Almost a month ago we hiked up Mount Cardigan and back down. (The reason why I’m writing about it this late was explained in the previous blog post.) That hike was excellent and is still one of my favorite short hikes.
People have been climbing Mount Cardigan since the early 19th century. It became particularly popular after 1867 when a carriage road to the summit was built. In 1855 a forest fire devastated the summit and left behind the bare granite mountaintop that is still there now. The 3,155-foot treeless summit offers spectacular views in all directions. On a clear day you can see Mount Monadnock and the White Mountains of New Hampshire, Camel’s Hump in Vermont and even Pleasant Mountain in Maine.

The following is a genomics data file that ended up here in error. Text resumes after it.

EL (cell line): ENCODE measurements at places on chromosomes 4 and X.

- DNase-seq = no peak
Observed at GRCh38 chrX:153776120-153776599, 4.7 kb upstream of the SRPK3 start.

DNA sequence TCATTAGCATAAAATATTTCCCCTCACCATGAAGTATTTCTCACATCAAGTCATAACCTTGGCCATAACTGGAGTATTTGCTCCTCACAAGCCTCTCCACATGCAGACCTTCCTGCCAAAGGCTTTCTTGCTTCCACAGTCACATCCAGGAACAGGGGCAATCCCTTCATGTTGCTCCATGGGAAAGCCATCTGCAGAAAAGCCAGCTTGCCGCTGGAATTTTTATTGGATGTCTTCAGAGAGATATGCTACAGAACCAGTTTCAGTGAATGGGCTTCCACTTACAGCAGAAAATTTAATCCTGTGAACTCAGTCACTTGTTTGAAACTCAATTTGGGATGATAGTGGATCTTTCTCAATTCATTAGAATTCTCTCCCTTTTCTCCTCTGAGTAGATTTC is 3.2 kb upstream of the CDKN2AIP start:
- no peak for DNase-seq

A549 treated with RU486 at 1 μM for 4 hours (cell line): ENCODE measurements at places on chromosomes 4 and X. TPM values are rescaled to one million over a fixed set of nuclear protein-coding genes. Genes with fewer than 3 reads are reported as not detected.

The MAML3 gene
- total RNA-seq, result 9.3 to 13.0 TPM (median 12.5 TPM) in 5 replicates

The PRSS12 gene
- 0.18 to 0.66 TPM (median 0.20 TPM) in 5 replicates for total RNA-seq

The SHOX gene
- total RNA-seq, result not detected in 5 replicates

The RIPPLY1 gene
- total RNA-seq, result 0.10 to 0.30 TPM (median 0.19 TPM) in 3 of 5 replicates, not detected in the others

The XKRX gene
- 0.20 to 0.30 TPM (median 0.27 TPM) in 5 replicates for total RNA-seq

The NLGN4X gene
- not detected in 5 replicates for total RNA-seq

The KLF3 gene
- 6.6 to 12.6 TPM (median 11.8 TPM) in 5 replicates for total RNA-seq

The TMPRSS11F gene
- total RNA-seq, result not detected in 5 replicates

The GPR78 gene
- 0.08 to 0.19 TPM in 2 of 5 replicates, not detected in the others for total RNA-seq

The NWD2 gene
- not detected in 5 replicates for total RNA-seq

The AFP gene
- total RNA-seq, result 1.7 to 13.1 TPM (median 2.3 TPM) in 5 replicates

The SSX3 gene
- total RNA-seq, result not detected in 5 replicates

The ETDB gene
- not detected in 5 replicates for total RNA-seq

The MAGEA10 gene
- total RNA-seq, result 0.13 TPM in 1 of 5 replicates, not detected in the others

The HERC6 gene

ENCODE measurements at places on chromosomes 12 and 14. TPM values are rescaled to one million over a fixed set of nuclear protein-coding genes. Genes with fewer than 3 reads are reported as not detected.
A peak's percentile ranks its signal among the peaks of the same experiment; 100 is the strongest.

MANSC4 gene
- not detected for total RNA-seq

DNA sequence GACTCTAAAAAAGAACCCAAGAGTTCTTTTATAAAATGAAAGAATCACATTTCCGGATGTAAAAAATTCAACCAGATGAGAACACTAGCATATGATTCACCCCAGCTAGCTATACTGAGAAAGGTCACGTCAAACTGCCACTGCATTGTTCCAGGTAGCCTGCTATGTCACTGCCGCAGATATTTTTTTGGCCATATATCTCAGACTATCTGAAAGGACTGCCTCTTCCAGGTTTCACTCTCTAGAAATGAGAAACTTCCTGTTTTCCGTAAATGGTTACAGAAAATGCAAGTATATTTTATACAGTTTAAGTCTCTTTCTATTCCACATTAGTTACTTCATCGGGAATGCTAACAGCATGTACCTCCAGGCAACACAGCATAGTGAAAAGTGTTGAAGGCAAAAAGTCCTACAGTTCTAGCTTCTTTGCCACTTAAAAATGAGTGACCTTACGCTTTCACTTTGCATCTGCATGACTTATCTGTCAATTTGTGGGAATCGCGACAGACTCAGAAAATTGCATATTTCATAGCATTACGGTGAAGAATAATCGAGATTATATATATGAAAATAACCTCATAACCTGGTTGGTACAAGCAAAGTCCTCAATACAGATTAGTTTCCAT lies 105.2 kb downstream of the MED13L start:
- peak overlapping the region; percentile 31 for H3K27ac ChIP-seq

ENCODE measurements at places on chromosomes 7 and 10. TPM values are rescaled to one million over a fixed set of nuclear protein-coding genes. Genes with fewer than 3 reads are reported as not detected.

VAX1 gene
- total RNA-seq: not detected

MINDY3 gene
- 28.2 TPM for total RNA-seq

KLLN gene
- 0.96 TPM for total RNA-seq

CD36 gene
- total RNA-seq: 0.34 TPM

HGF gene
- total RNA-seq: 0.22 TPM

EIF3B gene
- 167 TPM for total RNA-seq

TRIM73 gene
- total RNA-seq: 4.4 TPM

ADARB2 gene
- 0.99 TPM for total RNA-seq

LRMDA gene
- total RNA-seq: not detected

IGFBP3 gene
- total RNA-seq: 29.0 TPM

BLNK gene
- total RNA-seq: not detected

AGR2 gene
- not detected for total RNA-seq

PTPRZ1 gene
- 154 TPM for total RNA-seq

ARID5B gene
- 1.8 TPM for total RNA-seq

There are numerous trails to the top. Cardigan State Park lies on the west side of the mountain and is the starting point for the Class 1 West Ridge Trail. After about half a mile it bends to the left, while the Class 1-2 South Ridge Trail forks to the right. We followed that South Ridge Trail which passes by South Peak on the way to Mount Cardigan’s summit and came back down along the West Ridge Trail.
The total distance was about four miles and it took us two and a half hour to complete this loop, including a lunch break at the summit. I really liked the treeless summit – it is technically not above the tree line – which allowed for wonderful views.
A major highlight of this particular hike was two eagles that came soaring by when we were near the South Peak.
What majestic birds they are.